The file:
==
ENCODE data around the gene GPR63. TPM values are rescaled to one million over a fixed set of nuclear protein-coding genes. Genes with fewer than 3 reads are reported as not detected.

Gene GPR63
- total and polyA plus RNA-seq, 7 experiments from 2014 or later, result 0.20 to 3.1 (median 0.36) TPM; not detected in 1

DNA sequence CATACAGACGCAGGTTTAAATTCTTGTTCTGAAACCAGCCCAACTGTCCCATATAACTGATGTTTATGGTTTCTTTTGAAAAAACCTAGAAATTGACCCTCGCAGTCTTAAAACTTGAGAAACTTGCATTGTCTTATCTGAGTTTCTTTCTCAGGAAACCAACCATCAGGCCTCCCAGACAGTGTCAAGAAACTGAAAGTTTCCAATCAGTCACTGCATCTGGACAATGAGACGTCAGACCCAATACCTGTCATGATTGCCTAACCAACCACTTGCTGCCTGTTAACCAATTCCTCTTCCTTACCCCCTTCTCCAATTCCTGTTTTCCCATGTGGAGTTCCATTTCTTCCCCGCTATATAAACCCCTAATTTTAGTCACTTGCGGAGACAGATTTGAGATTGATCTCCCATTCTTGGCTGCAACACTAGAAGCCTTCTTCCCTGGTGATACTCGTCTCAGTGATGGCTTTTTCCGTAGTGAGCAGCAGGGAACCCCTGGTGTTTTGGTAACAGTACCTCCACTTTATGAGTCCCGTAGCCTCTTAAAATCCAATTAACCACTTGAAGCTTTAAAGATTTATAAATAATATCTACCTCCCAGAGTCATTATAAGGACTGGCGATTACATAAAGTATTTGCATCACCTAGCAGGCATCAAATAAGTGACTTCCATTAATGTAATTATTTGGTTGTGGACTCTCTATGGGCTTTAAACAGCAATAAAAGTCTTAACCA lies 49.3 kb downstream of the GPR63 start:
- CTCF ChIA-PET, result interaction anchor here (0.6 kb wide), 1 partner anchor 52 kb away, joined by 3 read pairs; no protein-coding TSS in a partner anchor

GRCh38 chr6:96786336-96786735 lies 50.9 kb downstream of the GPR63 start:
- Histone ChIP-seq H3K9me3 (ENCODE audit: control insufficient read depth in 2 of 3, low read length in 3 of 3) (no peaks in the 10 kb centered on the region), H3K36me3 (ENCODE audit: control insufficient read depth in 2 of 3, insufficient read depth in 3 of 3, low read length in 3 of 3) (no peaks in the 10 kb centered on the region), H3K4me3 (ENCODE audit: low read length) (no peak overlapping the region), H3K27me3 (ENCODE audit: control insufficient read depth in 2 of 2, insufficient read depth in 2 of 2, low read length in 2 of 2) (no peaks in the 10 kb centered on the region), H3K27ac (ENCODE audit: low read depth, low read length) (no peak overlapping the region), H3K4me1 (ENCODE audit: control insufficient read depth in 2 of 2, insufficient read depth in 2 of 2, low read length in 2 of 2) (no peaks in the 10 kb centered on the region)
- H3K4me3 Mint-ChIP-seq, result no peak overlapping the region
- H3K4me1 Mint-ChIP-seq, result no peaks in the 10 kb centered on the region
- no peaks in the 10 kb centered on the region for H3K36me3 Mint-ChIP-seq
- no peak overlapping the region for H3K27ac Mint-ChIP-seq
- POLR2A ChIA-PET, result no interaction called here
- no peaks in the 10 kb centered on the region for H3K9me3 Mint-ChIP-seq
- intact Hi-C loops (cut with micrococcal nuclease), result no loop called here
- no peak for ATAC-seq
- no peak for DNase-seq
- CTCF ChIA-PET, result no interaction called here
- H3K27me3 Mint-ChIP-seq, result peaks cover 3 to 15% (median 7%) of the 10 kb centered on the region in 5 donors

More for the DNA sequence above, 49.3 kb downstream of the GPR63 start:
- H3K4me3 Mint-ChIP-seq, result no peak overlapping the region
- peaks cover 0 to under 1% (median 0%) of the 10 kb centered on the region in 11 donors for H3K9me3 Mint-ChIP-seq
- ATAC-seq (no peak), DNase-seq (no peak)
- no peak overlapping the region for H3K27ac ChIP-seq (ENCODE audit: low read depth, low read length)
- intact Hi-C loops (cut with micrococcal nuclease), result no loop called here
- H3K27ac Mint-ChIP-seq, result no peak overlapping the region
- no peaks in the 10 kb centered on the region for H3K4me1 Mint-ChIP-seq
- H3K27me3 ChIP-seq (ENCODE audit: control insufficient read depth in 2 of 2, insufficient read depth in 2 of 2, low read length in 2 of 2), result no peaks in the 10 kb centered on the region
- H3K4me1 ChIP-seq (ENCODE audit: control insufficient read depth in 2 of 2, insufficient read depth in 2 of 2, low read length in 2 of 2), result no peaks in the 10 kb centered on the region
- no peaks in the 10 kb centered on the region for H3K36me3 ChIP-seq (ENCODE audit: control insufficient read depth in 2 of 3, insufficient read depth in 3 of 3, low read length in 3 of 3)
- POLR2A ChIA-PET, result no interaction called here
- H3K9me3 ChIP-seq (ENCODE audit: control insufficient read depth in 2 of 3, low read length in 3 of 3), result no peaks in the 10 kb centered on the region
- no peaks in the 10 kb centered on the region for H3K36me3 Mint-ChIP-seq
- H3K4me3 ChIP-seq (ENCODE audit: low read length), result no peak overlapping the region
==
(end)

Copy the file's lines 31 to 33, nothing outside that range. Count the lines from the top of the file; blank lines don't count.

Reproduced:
- H3K9me3 ChIP-seq (ENCODE audit: control insufficient read depth in 2 of 3, low read length in 3 of 3), result no peaks in the 10 kb centered on the region
- no peaks in the 10 kb centered on the region for H3K36me3 Mint-ChIP-seq
- H3K4me3 ChIP-seq (ENCODE audit: low read length), result no peak overlapping the region